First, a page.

Horoscopes seem to pop up everywhere in America. From newspapers to county fair booths, astrologers ply their trade, wishing us to concede that the stars somehow set our futures on an inevitable course. But sooner or later, somebody simply must ask the question: why do astrology types go to doctors to find out whether something bad will befall them, and why do some astrology businesses go under? We all know the truth: they should have seen it coming.
A comedian once showed a newspaper to his audience. The headline read, "1-800 Astrology Business Goes Under: They Should Have Seen It Coming." Everyone laughed, including me. We chuckled at the irony of a real contradiction here. If such a business could provide the service they claim, then its owners should have succeeded where other businesses failed. In fact, if they really knew the future, they likely wouldn't bother with this business at all. They would simply raid the stock market with a perfect investing record. We all somewhat instinctively know this, even those of us who have never had the occasion to sit and think it through carefully.
But this pseudo-science has another problem that concerns us. It's adherents who create the garden-variety horoscope columns (found in most any newspaper) spotlight a basic contradiction. On the one hand, they pretend to tell your future based upon the timing of your birth and the alignment of the stars and/ or planets. Philosophers have called this assumption "astral determinism."
This means simply that the stars and planets determine your future, hence the phrase, "written in the stars." On the other hand, however, when the predictors finish telling just what will befall you, they move onto the next part of the column. They offer advice. But this advice you may take or leave, as though you have a free choice to make, the outcome of which no star determines.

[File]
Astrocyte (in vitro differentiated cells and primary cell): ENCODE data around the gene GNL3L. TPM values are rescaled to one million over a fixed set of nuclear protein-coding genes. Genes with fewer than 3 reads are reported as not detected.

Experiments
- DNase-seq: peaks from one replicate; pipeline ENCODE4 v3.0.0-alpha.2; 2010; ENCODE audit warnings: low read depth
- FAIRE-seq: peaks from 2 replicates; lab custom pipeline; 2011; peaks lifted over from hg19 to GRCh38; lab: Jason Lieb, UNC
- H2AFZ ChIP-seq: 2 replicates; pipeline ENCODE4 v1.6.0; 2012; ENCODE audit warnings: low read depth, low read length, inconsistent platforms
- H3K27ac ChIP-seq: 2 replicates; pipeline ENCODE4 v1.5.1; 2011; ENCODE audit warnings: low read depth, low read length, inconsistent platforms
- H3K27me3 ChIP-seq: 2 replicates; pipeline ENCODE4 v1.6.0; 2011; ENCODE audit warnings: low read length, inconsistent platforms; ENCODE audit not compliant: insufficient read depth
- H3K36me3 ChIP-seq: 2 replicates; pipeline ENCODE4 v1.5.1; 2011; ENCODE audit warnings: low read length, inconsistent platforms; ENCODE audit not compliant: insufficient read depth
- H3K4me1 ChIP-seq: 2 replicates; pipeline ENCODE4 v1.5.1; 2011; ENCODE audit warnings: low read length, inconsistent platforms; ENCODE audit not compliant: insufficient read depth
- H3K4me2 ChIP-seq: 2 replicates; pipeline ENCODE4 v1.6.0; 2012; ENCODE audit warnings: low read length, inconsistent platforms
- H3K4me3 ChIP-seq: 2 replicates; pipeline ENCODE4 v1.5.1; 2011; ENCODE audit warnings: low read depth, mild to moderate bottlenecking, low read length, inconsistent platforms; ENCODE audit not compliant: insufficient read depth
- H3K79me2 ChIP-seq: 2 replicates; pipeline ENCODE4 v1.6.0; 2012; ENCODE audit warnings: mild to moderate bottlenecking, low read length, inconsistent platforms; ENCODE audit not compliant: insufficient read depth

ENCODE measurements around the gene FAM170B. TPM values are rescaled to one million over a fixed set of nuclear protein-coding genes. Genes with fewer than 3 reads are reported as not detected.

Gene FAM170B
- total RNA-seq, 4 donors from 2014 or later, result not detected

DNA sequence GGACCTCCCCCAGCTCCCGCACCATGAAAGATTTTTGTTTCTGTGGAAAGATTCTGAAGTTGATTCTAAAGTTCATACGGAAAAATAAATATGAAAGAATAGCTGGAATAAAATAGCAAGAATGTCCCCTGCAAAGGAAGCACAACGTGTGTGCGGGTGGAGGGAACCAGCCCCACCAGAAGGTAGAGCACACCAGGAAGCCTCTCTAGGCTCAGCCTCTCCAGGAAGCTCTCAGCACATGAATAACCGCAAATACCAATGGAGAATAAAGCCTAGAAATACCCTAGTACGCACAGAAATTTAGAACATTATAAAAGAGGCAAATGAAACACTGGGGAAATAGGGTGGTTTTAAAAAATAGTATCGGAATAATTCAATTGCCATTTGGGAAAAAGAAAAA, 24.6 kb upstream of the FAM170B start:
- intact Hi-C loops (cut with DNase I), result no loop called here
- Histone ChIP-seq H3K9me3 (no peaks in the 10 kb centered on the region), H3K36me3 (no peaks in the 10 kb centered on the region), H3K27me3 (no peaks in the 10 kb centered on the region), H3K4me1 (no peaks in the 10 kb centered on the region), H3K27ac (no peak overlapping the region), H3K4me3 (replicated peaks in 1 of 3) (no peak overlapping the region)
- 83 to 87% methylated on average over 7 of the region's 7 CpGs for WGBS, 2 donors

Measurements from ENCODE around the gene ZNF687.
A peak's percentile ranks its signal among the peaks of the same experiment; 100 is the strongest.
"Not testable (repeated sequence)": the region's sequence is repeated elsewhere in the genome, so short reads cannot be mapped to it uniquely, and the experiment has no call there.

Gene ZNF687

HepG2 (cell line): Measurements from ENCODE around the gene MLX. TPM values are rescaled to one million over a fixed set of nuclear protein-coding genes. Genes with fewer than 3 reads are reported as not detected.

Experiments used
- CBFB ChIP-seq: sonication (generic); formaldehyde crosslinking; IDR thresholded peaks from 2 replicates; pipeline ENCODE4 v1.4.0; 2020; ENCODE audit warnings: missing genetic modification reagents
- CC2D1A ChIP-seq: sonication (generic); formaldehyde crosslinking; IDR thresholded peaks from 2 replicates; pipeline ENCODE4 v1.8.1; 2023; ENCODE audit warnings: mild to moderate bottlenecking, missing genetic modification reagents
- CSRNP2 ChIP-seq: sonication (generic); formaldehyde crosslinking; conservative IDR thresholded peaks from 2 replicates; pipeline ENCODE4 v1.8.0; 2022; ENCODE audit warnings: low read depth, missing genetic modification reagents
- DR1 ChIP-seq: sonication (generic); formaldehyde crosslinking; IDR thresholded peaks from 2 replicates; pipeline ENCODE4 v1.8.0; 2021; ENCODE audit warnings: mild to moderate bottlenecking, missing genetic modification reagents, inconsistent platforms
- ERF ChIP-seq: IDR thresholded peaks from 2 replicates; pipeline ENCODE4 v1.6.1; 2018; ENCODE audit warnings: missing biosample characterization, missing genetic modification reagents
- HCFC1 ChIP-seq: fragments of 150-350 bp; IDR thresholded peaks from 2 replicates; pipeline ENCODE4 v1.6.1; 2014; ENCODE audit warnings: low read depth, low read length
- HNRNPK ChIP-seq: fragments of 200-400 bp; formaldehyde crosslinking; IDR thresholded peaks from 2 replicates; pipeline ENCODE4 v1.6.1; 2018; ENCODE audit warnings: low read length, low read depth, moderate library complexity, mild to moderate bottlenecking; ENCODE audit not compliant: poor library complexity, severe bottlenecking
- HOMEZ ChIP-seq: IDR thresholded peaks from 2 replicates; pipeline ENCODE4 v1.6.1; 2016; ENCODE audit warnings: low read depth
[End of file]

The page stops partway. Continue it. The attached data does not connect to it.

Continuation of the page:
So they assume astral determinism when predicting, and then assume its opposite when advising. One simply cannot have it both ways. The only way to resolve this contradiction derives from saying that the heavenlies determine SOME things, but not others. This avoids contradictory impulses, however, at the cost of engaging a purely arbitrary (pick and choose whichever you like) approach to what stars do and do not determine about your life. And yet their charts promise a principled (non-arbitrary) way to know the future. So this option makes no logical headway either.
Either way then, assumptions necessary to the trade of star-traffickers show themselves bogus. The whole thing turns out a useless mirage. Astral determinism thus represents a phoney idea, and we can show this with a little logical rigor.
Finally then, we wish to add logical insult to mystical injury by noting that our refutation of astral determinism posits a fairly clear and obvious problem for their trade. And like the bug who never quite manages to avoid the fast-approaching windshield -- they should have seen it coming.
About the author:
Carson Day has written approximately 1.3 gazillion articles and essays, many with very insightful, if alternative, viewpoints. He presently writes for Ophir Gold Corporation, and specialized in the history of ideas in college. He has been quoted in the past as saying "What box?" and remains at large despite the best efforts of the civil authorities.
You can visit the Ophir Gold Corporation blogsites at http://scriberight.blogspot.com (Writing With Power), http://ophirgoldcorp.blogspot.com (OGC's Free Web Traffic), or http://ophirgold.blogspot.com (Church and State 101)
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